2. Give your customers a great experience: This doesn’t mean that you have to search high and low for wines that are unheard of or the rarest kinds of wines and flavors available from your supplier. What it does mean is that you need to think about your menu and plan its design the same way as you have chosen the name of your business, taking into account the cultural influences and ingredients which the head bartender and the chef chose for the food and drinks being served
3. Categorize your menu: Dividing the menu into sections should have a standard look, with reds and whites, roses sparkling and dessert wines listed properly. Longer lists can follow the usual subsections created based on grape varietals or regions of origin. If your establishment is known for offering special or local wines, these sections should be highlighted and must be listed in a separate category. Consider letting your head chef, owner, or sommelier compile a section of recommendations, with a few words about best pairings and why the wines are favorites.
4. Be descriptive: It’s easy to assume that the names and descriptions of a restaurant’s drinks and dishes are the centers of a menu since it’s what influences people’s buying or ordering decisions. This is why graphic designers often have to work or collaborate with writers in trying to appeal the diner’s tastes, using language and wording that is both evocative and appetizing. Describing a dish well makes it sound tempting and utterly impossible to resist thereby increasing sales according to restaurant and menu experts.
A wine menu that provides the right prompts for customers who lack the knowledge or expertise when it comes to wine choices helps those who are uncertain as well as put diners at ease in your establishment. Also, regarding the menu as another opportunity to add a touch of style and class to your brand, with the following tips in mind:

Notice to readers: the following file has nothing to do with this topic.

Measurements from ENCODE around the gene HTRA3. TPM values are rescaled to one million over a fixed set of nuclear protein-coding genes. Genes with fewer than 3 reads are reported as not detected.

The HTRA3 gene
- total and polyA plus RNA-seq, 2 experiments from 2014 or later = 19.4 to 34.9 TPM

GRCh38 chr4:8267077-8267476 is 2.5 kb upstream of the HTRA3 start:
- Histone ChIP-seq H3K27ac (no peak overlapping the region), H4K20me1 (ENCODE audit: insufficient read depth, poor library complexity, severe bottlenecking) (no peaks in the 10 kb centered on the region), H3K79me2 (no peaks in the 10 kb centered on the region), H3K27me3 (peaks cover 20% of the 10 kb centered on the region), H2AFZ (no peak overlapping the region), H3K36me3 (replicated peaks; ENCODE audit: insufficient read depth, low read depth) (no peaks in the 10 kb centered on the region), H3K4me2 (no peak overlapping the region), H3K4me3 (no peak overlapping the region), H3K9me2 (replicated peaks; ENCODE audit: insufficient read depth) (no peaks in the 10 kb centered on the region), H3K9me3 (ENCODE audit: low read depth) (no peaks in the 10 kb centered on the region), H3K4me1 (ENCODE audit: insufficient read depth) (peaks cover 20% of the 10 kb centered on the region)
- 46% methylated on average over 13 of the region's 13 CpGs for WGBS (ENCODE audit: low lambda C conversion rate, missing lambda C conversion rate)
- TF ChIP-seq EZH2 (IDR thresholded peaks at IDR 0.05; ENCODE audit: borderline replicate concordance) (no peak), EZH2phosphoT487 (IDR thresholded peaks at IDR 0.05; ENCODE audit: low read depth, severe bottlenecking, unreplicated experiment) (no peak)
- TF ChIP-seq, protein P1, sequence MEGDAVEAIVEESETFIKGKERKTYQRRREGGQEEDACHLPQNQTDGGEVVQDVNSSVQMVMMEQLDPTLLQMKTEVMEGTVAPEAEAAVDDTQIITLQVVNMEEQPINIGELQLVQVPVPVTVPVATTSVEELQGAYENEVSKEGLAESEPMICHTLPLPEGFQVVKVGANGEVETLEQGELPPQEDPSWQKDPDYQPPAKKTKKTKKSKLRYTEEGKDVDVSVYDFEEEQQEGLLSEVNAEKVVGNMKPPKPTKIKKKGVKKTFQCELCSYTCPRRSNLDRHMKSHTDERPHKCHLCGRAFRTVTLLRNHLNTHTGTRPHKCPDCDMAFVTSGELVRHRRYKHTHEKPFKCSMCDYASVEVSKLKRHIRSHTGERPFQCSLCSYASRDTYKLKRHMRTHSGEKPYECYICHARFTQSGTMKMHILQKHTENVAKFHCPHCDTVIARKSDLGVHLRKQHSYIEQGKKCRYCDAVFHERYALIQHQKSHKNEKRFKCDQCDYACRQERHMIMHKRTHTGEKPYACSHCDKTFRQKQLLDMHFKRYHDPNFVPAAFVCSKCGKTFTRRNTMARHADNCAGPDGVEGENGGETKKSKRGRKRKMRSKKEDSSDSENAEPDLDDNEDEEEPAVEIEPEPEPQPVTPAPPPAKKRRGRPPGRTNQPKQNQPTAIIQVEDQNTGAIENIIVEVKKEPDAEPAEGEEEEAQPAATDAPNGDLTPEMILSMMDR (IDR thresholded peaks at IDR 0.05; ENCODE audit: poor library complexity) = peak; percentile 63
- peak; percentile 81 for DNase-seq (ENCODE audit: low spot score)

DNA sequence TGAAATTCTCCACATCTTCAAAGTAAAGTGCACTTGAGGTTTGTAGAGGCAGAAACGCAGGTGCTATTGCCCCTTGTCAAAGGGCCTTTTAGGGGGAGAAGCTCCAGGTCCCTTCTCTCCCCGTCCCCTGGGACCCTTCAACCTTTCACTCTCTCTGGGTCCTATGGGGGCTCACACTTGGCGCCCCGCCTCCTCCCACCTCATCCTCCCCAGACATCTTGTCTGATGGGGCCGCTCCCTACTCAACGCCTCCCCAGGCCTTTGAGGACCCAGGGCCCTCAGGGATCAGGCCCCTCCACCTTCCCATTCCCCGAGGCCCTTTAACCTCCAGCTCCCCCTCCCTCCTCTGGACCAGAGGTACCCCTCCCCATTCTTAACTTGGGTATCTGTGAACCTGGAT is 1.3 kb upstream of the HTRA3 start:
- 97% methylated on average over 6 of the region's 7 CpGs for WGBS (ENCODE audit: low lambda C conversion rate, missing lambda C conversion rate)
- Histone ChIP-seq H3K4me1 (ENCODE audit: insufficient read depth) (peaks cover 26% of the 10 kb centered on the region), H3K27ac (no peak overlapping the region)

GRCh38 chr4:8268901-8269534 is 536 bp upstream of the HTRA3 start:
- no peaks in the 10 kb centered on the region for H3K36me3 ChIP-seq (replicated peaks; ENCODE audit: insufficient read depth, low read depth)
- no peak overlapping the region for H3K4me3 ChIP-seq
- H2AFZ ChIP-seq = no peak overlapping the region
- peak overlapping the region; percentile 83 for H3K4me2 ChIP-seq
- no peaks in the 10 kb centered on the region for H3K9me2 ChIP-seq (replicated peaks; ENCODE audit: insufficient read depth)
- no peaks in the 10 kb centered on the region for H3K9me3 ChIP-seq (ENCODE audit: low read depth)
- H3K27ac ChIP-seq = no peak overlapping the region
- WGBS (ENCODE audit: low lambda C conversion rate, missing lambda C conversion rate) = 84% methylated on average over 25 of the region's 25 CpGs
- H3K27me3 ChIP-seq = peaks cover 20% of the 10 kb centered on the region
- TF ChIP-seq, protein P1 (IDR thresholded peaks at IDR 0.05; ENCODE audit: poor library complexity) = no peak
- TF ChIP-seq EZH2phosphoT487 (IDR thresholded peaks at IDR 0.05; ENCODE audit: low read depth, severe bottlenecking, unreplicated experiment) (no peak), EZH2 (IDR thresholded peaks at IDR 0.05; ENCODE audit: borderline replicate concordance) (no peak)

Although a menu can be edited and customized, they can be printed in these standard sizes:
Wine for some is a luxury and for others, a financial decision that should be given careful thought. There are also people who are meticulous with their wine choices, having collected them for years, so generally, people who like a glass or two of wine with their favorite food, would only choose and pay for the wine they trust which means the wine on your menu should be consistent in its quality.
To some extent, your menu design is also a marketing tool and so vocabulary is very important. You don’t have to have a rich vocabulary to achieve the best description for the items on your menu but it would be wiser to choose words which would best describe the dishes and wine flavors you’re offering. The language you use for describing food doesn’t have to be sophisticated either. It’s enough to have the capability to use words or adjectives in fueling a diner’s preference and convince them that you’re offering the best wine in town.
According to data from Nielsen-measured US off-premises sales, the most popular wines are Chardonnay, Cabernet Sauvignon, Red Blends, Pinot Grigio/Gris, Pinot Noir, Sauvignon Blanc, Merlot, Moscato/Muscat, Rosé and White Zinfandel/Blush with Rosé gaining phenomenal popularity high with sales growing up to 60% compared to previous years.
Research says that demographic trends play a significant role in wine sales. While some may argue that consumption has been flat over the last decade, wine sales have grown in line with the legal drinking age population. With this data, it’s safe to say that the while the wine industry isn’t necessarily booming, it’s still pretty secure and if you’re a wise businessman, you’ll be organizing the design of your wine menu in a way that gives visual priority to your premium items and describes your signature wine selection with clarity and emphasis to attract more customers and boost sales. Your menu would also help build your brand as an establishment that not only serves the best wine but also offers a great dining experience.